Like-kind exchanges under section 1031 of the Internal Revenue Code permit a taxpayer to defer the recognition of gain associated with the disposition of property used in a trade or business or held for investment purposes, thereby deferring tax liability associated with the disposition of property. I.R.C. § 1031(a)(1). The rationale for the deferral of taxes is that the taxpayer’s economic position remains unchanged: She had funds invested in a particular type of property both before the exchange and afterwards. See Comm’r v. P.G. Lake, Inc., 356 U.S. 260, 268 (1958).
There are a variety of technical rules under section 1031: For example, inventory held for sale won’t qualify for like-kind treatment, and neither will securities, such as stocks or bonds.… Read More
This will provide further analysis of the Tax Court’s opinion in Whistleblower 21276-13W v. Comm’r, 147 T.C. No. 4, 2016 U.S. Tax Ct. LEXIS 20 (Aug. 3, 2016). As discussed previously, the court held that in calculating a mandatory whistleblower award under section 7623(b)(1) of the Code, criminal fines and civil forfeitures count, even though they cannot be used to pay an award because they are committed to other purposes. This result rested upon the court’s construction of the term “collected proceeds” in section 7623(b)(1), which drives the determination of a mandatory award. The relevant portion of the Code provides for a mandatory award to be calculated as “at least 15 percent but not more than 30 percent of the collected proceeds (including penalties, interest, additions to tax, and additional amounts) resulting from the action (including any related actions) or from any settlement in response to such action .… Read More
The Secretary of the Treasury has long had discretionary authority to provide awards to whistleblowers. This authority, which dates to the nineteenth century, is currently codified in Section 7623(a) of the Internal Revenue Code, I.R.C. § 7623(a). Congress became dissatisfied with the discretionary program and added provisions for mandatory awards in December 2006. See I.R.C. § 7623(b). Whistleblowers will qualify for a mandatory award “if the tax, penalties, interest, additions to tax, and additional amounts in dispute exceed $2,000,000.” I.R.C. § 7623(b)(5)(B). If the target is an individual, then his taxable income must also exceed $200,000 for each taxable year at issue.… Read More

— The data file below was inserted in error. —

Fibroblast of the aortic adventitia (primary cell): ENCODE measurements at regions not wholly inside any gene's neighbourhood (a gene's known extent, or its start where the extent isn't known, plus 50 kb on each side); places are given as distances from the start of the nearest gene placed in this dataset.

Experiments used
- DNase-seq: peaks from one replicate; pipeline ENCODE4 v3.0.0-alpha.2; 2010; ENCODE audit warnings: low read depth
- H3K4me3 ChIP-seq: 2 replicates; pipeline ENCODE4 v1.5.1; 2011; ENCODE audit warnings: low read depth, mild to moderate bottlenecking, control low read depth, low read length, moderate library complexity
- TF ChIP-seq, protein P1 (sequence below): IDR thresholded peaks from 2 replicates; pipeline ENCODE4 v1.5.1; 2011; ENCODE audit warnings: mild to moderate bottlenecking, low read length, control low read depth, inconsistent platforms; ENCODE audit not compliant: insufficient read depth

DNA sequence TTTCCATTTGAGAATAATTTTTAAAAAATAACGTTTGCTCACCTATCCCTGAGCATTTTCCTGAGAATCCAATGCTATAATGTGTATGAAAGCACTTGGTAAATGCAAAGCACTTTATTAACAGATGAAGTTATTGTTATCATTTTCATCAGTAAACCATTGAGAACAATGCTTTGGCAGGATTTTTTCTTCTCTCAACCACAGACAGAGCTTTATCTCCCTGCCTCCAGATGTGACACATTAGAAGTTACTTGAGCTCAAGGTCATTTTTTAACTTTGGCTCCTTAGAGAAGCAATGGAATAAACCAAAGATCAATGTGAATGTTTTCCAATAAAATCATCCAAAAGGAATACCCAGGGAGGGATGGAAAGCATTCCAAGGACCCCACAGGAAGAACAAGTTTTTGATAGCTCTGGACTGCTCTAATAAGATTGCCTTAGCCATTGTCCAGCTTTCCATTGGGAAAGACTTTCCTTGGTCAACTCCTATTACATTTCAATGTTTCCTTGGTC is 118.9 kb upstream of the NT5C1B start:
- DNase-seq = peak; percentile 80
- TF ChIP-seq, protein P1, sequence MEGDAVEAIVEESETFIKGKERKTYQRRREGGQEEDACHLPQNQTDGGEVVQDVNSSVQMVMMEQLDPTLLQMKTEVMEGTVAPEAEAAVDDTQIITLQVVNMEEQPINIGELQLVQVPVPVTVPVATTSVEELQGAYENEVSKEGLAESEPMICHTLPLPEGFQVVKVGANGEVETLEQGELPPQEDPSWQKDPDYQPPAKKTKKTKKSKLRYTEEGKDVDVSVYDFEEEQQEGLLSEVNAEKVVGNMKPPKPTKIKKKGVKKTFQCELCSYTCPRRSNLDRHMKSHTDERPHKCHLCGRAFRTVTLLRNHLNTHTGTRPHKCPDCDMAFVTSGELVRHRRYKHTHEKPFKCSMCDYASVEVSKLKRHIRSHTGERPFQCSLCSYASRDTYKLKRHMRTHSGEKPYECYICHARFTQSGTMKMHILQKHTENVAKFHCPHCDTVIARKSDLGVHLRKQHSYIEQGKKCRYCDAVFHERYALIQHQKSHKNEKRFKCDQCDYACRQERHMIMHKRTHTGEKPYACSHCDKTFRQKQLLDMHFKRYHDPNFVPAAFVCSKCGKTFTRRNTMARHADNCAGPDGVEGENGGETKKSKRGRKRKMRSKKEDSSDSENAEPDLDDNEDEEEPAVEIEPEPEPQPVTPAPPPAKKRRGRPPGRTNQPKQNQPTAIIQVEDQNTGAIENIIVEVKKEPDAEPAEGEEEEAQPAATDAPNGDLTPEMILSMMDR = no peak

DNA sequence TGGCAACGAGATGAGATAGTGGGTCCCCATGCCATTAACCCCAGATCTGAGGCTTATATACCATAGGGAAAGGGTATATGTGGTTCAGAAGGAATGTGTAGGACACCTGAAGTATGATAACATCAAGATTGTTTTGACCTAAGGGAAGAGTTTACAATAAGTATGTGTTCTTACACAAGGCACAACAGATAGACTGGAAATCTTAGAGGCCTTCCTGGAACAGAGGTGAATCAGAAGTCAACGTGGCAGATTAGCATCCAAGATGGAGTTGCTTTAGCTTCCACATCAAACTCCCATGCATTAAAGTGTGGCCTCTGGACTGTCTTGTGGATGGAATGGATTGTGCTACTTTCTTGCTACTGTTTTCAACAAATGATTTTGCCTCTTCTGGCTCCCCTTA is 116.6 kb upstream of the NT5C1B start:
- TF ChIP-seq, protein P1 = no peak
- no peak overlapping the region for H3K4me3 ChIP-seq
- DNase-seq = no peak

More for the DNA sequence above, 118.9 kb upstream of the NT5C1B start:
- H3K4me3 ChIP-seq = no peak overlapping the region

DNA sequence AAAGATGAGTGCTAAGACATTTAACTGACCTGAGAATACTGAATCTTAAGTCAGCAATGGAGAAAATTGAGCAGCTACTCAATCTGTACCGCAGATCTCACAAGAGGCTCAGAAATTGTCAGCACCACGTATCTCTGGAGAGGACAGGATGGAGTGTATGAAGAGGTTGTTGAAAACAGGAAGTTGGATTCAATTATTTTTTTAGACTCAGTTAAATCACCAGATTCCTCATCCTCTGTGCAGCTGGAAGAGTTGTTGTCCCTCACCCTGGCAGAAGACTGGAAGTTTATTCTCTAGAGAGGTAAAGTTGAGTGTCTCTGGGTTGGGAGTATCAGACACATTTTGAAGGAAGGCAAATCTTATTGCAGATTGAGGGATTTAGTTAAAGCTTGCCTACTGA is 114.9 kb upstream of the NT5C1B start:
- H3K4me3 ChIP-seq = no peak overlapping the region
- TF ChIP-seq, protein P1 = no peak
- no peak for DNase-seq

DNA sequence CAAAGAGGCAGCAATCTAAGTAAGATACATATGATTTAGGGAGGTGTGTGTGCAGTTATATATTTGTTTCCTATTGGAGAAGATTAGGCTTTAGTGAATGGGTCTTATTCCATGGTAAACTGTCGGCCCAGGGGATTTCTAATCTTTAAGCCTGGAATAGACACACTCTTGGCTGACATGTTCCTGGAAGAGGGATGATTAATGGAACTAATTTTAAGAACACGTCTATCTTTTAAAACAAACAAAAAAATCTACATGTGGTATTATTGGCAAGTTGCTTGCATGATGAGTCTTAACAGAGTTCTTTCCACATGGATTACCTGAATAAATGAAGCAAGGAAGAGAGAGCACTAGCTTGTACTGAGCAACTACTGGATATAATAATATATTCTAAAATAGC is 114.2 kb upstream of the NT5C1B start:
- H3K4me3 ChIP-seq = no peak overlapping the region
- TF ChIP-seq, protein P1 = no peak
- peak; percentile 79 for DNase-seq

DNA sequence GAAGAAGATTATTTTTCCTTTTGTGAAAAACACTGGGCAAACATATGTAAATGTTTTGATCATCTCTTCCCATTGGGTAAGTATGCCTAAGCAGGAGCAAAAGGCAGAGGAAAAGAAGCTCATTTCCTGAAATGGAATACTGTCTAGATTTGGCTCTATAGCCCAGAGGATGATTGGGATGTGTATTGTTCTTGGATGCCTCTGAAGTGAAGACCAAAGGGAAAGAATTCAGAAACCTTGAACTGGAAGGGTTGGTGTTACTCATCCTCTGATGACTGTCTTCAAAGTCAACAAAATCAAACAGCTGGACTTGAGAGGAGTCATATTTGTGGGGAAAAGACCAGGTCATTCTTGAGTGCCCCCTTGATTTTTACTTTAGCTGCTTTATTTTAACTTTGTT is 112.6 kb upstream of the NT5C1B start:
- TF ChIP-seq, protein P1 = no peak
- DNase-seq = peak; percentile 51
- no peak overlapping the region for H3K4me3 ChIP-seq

Discovery disputes are often dull as they rarely raise cutting edge legal issues concerning the substantive rights of the litigants. But when they do, they can be very interesting.
Last week, the Tax Court issued a precedential decision in a discovery dispute. It was interesting (and presumably precedential) because it raised a complex issue concerning a whistleblower’s right to an award under Section 7623 of the Code: if the target ceases to engage in a tax evasion scheme because of IRS scrutiny resulting from a whistleblower’s submission and additional tax is collected, is an award warranted? Whistleblower 11099-13W, 147 T.C.… Read More
Bohdan Senyszyn was an IRS revenue agent who dabbled in real estate with a local developer. After the developer filed a civil case alleging he had embezzled from their ventures, the IRS took a hard look at Mr. Senyszyn’s tax returns:
- As part of the investigation, an IRS agent concluded that Mr. Senyszyn had embezzled $252,726 from the developer and failed to report it.
- Senyszyn was charged with tax evasion (among other crimes) in an information filed in September 2007.
- Simultaneously, Mr. Senyszyn agreed to plead guilty; his plea agreement provided that he “knowingly and willfully did not include about $252,726.00 in additional income that he acquired in 2003.”
- Senyszyn entered a plea of guilty in accordance with his plea agreement.